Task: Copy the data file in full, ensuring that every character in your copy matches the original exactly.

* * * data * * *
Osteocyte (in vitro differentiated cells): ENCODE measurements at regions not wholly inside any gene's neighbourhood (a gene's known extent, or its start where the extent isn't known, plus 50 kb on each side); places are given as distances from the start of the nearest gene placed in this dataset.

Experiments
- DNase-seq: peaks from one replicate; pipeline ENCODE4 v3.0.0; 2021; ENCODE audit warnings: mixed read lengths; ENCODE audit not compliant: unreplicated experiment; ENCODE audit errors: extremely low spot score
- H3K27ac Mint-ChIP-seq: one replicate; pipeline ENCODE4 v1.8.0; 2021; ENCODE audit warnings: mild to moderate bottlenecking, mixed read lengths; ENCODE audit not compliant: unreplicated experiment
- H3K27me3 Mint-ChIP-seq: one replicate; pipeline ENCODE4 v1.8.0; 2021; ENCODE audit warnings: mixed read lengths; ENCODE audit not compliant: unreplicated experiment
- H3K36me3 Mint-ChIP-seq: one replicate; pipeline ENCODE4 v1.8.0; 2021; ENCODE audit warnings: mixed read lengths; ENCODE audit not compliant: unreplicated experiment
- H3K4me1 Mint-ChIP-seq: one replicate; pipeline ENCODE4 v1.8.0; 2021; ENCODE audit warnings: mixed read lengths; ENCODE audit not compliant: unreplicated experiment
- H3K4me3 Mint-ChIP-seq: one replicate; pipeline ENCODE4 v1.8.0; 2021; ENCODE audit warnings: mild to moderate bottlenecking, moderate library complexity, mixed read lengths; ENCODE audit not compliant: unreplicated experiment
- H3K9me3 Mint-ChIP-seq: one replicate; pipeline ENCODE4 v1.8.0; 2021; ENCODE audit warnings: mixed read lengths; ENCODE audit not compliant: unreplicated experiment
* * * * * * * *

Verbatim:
Osteocyte (in vitro differentiated cells): ENCODE measurements at regions not wholly inside any gene's neighbourhood (a gene's known extent, or its start where the extent isn't known, plus 50 kb on each side); places are given as distances from the start of the nearest gene placed in this dataset.

Experiments
- DNase-seq: peaks from one replicate; pipeline ENCODE4 v3.0.0; 2021; ENCODE audit warnings: mixed read lengths; ENCODE audit not compliant: unreplicated experiment; ENCODE audit errors: extremely low spot score
- H3K27ac Mint-ChIP-seq: one replicate; pipeline ENCODE4 v1.8.0; 2021; ENCODE audit warnings: mild to moderate bottlenecking, mixed read lengths; ENCODE audit not compliant: unreplicated experiment
- H3K27me3 Mint-ChIP-seq: one replicate; pipeline ENCODE4 v1.8.0; 2021; ENCODE audit warnings: mixed read lengths; ENCODE audit not compliant: unreplicated experiment
- H3K36me3 Mint-ChIP-seq: one replicate; pipeline ENCODE4 v1.8.0; 2021; ENCODE audit warnings: mixed read lengths; ENCODE audit not compliant: unreplicated experiment
- H3K4me1 Mint-ChIP-seq: one replicate; pipeline ENCODE4 v1.8.0; 2021; ENCODE audit warnings: mixed read lengths; ENCODE audit not compliant: unreplicated experiment
- H3K4me3 Mint-ChIP-seq: one replicate; pipeline ENCODE4 v1.8.0; 2021; ENCODE audit warnings: mild to moderate bottlenecking, moderate library complexity, mixed read lengths; ENCODE audit not compliant: unreplicated experiment
- H3K9me3 Mint-ChIP-seq: one replicate; pipeline ENCODE4 v1.8.0; 2021; ENCODE audit warnings: mixed read lengths; ENCODE audit not compliant: unreplicated experiment